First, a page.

Clarissa Harlowe LETTER LI

MISS CLARISSA HARLOWE, TO MISS HOWE [ENCLOSED IN THE PRECEDING.] THURSDAY, JULY 27.

MY DEAREST MISS HOWE,

Since you seem loth to acquiesce in my determined resolution, signified to you as soon as I was able to hold a pen, I beg the favour of you, by this, or by any other way you think most proper, to acquaint the worthy ladies, who have applied to you in behalf of their relation, that although I am infinitely obliged to their generous opinion of me, yet I cannot consent to sanctify, as I may say, Mr. Lovelace’s repeated breaches of all moral sanctions, and hazard my future happiness by a union with a man, through whose premeditated injuries, in a long train of the basest contrivances, I have forfeited my temporal hopes.

He himself, when he reflects upon his own actions, must surely bear testimony to the justice as well as fitness of my determination. The ladies, I dare say, would, were they to know the whole of my unhappy story.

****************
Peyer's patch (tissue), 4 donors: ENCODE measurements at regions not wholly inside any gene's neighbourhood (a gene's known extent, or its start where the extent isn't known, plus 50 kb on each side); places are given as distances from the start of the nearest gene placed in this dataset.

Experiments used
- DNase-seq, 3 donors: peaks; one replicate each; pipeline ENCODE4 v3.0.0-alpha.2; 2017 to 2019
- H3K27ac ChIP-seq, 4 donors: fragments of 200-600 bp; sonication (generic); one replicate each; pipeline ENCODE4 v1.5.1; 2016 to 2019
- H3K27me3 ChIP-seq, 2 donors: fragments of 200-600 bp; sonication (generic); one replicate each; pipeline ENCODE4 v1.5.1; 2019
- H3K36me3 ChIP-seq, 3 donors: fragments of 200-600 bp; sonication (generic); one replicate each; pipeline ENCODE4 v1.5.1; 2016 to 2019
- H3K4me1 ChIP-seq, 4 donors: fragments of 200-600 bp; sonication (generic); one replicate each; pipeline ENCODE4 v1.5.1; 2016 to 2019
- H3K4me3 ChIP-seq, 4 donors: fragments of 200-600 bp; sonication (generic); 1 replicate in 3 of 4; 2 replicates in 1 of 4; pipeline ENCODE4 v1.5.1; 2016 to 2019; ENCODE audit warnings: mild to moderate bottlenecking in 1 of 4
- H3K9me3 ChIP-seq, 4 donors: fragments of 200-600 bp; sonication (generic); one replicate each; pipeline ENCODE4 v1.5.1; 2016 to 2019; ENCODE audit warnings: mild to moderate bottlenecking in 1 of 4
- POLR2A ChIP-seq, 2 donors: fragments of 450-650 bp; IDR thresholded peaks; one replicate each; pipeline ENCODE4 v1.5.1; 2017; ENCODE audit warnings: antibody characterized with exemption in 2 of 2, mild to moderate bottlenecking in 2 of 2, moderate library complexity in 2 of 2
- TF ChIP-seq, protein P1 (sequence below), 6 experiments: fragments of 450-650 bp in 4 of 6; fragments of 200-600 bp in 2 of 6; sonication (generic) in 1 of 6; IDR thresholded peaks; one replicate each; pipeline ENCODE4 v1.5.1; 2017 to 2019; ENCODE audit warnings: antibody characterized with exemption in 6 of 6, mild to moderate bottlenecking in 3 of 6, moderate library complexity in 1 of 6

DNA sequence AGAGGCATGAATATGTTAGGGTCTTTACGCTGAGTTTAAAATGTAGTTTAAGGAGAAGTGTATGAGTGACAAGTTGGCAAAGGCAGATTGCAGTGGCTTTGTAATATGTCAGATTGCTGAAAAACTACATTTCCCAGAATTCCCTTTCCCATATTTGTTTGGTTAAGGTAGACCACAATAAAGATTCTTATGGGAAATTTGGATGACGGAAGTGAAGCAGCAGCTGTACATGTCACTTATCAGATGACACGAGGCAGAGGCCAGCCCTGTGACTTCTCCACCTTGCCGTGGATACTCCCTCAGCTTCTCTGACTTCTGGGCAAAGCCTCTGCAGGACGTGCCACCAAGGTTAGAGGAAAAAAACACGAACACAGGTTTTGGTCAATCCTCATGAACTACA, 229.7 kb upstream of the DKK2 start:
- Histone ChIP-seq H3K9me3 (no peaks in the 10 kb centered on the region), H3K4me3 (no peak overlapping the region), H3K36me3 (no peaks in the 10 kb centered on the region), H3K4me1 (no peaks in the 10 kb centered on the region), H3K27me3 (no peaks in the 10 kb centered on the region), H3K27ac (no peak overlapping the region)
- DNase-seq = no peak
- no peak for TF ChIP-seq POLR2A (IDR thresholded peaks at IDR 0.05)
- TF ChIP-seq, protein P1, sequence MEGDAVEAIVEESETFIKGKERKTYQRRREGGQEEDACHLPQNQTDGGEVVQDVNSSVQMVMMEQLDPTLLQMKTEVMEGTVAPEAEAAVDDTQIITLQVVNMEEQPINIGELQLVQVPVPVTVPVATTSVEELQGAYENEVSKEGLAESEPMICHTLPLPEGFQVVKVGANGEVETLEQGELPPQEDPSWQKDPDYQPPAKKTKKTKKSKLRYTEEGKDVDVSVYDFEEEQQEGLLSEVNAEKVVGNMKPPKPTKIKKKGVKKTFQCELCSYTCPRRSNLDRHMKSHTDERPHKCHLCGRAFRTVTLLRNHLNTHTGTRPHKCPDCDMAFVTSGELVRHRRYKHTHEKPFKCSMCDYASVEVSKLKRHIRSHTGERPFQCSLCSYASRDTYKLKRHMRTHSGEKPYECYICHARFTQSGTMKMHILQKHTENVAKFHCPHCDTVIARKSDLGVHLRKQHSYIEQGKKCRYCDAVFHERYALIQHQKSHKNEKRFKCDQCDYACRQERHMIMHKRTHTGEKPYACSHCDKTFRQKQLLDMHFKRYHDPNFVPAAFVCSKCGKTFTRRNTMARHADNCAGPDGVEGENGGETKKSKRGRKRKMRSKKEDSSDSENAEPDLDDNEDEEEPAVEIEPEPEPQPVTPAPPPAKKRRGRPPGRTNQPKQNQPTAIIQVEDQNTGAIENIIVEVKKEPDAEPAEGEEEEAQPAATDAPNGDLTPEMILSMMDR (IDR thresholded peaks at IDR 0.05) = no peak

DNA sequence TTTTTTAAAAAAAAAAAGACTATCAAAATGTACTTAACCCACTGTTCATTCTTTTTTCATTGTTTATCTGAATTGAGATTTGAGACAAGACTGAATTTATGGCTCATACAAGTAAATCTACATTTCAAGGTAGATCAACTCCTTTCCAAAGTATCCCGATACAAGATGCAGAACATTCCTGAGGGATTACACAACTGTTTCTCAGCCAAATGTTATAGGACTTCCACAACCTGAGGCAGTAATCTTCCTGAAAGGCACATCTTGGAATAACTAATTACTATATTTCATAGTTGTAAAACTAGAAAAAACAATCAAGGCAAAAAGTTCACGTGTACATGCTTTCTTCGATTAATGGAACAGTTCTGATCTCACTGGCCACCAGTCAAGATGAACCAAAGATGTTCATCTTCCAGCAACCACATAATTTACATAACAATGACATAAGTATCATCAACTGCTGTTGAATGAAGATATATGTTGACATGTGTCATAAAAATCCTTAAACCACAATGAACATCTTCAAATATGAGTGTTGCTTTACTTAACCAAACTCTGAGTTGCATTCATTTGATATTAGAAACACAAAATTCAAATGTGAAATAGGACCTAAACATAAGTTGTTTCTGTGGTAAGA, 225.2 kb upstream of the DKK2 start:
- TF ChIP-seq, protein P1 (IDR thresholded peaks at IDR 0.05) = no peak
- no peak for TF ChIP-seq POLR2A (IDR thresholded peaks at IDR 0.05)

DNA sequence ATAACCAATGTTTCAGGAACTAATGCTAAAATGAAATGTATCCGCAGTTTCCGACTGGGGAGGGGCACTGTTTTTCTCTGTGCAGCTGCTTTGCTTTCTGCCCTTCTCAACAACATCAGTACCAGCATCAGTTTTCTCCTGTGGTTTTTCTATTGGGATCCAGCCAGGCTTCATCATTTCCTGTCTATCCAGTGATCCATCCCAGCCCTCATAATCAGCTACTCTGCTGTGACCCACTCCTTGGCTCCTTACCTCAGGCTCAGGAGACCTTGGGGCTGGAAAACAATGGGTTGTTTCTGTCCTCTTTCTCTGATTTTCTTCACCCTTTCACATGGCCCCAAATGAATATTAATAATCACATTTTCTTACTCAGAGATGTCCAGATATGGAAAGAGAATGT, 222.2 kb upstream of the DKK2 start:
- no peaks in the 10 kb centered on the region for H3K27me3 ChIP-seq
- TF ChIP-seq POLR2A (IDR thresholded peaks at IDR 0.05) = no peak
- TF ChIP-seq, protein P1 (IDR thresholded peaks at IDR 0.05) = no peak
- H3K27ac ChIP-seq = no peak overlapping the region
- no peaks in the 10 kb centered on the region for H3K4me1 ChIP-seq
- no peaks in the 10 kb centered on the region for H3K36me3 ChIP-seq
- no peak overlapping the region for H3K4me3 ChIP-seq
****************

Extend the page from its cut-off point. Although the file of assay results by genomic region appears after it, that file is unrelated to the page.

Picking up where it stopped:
Be pleased to acquaint them that I deceive myself, if my resolution on this head (however ungratefully and even inhumanely he has treated me) be not owing more to principle than passion. Nor can I give a stronger proof of the truth of this assurance, on this one easy condition, that he will never molest me more.

In whatever way you choose to make this declaration, be pleased to let my most respectful compliments to the ladies of that noble family, and to my Lord M., accompany it. And do you, my dear, believe that I shall be, to the last moment of my life,

Your ever obliged and affectionate CLARISSA HARLOWE.